Nov 152019
 

EIOPA has recently (25.10.2019) published the risk dashboard (RDB) update at October 2019.

The RDB is published on a quarterly basis, showing the level of risk for 8 (=7+1) risk categories. The latest outcome is reported in the table below, compared to the previous one (July 2019):

Some comments

  1. Macro risks [high, stable]

This is an overarching category affecting the whole economy, which considers economic growth, monetary policies, consumer price indices and fiscal balances.

The economic environment remains fragile because of both the continuous decline of the GDP growth, which has been revised downwards across all geographic areas (the indicator is a weighted average over Euro Area, UK, Switzerland, US and BRICS) till 20Q2 and a further decline in swap rates, decreases from the previous quarter (0.30%, -0.50%) due to homogeneous declines in swap rates for all the currencies considered (EUR, GBP, CHF, USD); EUR moved from 0.26% to -0.04%. These outcomes point out a potential economic slowdown, together with the decrease in the inflation forecast (CPI: 1.60%, -0.10%), that remains a concern going forward. The unemployment rate remains at historical low levels. The ECB has announced a further decrease of the key rates, which will be reflected in later updates. CB’s BS globally shrank slightly, mainly driven by the FED, whose balance sheet is contracting by 9%.

  • Credit risks [medium, stable]

This category measures the vulnerability to the credit risk by looking at the relevant credit asset classes exposures combined with the associated metrics (e.g. government securities and credit spread on sovereigns). Since the previous assessment, spreads have decreased across all corporate bond segments, but secured financial corporate bonds. The average credit quality step of investments slightly increased (1.83; +0.08), still corresponding to an S&P rating between AA and A.

The exposures of the Insurers in different asset classes remain quite stable and around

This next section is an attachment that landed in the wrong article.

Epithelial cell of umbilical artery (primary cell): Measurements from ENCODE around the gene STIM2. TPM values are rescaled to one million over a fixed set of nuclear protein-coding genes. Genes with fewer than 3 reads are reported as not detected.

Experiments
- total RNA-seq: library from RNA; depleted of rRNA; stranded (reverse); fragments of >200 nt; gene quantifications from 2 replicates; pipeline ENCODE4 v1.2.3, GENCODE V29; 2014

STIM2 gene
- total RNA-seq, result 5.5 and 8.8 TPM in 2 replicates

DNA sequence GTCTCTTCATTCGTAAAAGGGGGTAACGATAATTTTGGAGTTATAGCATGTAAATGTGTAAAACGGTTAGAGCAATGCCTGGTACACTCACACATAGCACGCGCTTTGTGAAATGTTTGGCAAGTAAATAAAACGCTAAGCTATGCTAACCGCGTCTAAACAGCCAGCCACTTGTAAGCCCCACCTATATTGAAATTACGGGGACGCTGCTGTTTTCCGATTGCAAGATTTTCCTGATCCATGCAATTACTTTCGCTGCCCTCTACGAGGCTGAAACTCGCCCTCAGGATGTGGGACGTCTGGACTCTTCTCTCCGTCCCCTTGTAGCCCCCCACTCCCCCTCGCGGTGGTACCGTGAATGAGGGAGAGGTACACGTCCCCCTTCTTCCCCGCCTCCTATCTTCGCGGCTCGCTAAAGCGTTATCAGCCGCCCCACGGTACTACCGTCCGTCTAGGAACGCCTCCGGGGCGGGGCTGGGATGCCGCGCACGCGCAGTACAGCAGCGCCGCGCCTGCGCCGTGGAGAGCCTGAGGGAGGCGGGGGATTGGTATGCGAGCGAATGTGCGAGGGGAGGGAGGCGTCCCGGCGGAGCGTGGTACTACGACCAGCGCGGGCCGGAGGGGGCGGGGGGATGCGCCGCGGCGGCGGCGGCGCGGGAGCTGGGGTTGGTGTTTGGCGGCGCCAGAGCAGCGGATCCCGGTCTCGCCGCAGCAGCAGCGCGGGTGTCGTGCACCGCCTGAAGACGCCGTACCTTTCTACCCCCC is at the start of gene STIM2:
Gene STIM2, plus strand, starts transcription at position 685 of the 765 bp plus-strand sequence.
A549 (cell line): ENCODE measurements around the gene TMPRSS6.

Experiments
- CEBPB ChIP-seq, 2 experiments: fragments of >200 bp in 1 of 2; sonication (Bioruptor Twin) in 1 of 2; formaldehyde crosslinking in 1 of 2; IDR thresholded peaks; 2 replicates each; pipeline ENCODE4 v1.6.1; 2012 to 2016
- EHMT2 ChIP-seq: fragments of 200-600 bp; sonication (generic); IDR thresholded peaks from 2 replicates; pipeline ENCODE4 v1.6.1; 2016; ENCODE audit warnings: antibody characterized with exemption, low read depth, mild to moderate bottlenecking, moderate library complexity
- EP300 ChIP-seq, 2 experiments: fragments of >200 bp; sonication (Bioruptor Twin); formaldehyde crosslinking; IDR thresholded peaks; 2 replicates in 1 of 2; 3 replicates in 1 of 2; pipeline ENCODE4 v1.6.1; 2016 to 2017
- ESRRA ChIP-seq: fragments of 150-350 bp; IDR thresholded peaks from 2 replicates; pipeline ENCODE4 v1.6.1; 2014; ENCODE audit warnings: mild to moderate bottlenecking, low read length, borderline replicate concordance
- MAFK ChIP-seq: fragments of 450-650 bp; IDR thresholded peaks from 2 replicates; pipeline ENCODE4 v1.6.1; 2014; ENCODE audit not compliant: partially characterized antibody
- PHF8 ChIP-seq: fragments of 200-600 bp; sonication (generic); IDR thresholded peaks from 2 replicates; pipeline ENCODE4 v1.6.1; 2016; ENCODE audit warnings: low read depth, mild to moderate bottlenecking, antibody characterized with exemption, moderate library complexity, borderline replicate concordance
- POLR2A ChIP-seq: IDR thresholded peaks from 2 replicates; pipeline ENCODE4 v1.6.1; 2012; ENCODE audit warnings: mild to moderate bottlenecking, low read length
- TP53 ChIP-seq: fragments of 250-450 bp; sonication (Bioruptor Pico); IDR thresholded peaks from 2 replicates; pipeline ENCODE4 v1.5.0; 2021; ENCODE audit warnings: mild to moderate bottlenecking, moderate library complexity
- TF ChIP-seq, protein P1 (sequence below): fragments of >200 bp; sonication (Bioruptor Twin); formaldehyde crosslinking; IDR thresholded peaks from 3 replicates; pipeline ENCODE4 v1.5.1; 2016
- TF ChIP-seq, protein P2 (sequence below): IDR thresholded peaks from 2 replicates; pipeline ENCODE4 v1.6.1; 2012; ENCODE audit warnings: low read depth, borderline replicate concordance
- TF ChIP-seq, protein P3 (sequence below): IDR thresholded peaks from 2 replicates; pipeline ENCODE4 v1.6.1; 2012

• 30.0% in European sovereign bonds, whose CDS spreads has slightly decreased
  • 12.4% in non-financial corporate bonds, whose spreads have declined
  • 7.3% in unsecured financial corporate bonds, whose spreads has declined
  • 3.0% in secured financial corporate bonds, whose spreads has slightly increased
  • 0.6% in loans and mortgages
  • Market risks [high, stable]

This vulnerability of the insurance sector to adverse developments is evaluated based on the investment exposures, while the current level of riskiness is evaluated based on the volatility of the yields together with the difference between the investment returns and the guaranteed interest rates. The market risks remain stable, reflecting the stability of the portfolios’ allocations of insurers, where the volatility of the bonds, largest asset class (60% of exposure), increased, opposed to the decreased volatility of the equity market (6.3%), while the property one (3.2% exposure) remained stable.

  • Liquidity and funding risk [medium, stable]

The vulnerability to liquidity shocked is monitored measuring the lapse rate, the holding in cash and the issuance of catastrophe bonds (low volumes or high spreads correspond to a reduction in the demand which could forma a risk). The median liquid assets ratio is stable at 65%, while the average ratio of coupons to maturity has increased, as well as the issued bond volumes (6.3bln euro, +1bln). Lapse rates in life business are broadly stable, showing a median lapse rate around 2.3% (slightly decreased).

  • Profitability and solvency [medium, stable]

The solvency level is measured via SCR and quality of OF, while the profitability via return on investments and combined ratio for the life and non-life sectors. SCR ratios for both groups and non-life undertakings have remained broadly stable, though a decline across the whole distribution has been observed for life undertakings (165%, -12%).

  • Interlinkages and imbalances [medium, decreasing]

Interlinkages are assessed between primary insurers and reinsurers, insurance and banking sector and among the derivative holdings. The exposure towards domestic sovereign debt is considered as well. The risks shows a decreasing trend due to a reported decrease in the share of

premiums ceded to reinsurers and to a slight decrease in the median exposure to domestic sovereign debt. Insurance groups’ investments in banks, insurers and other financial institutions remained broadly unchanged.

  • Insurance (underwriting) risk [medium, stable]

Indicators for insurance risks are gross written premia, claims and losses due to natural catastrophes. The catastrophe loss ratio declines (5.1%, -2.5%), while overall insurance loss ratios have remained broadly unchanged. Median premium growth in life business increased (%, +1.5%), premium growth in non-life business remains stable around 4%.

  • Market perception [medium, stable]

The market perception remains constant at medium level. The quantities assessed are relative stock market performances (insurance stock underperformed the Stoxx 600 both in life and non-life segments, this is particularly notable for the life sector), price to earnings ratio (declined from the previous assessment: median 11.3%, -1.1%), CDS spreads (median value stable 64.3bps) and external rating outlooks (unchanged from the last quarter).

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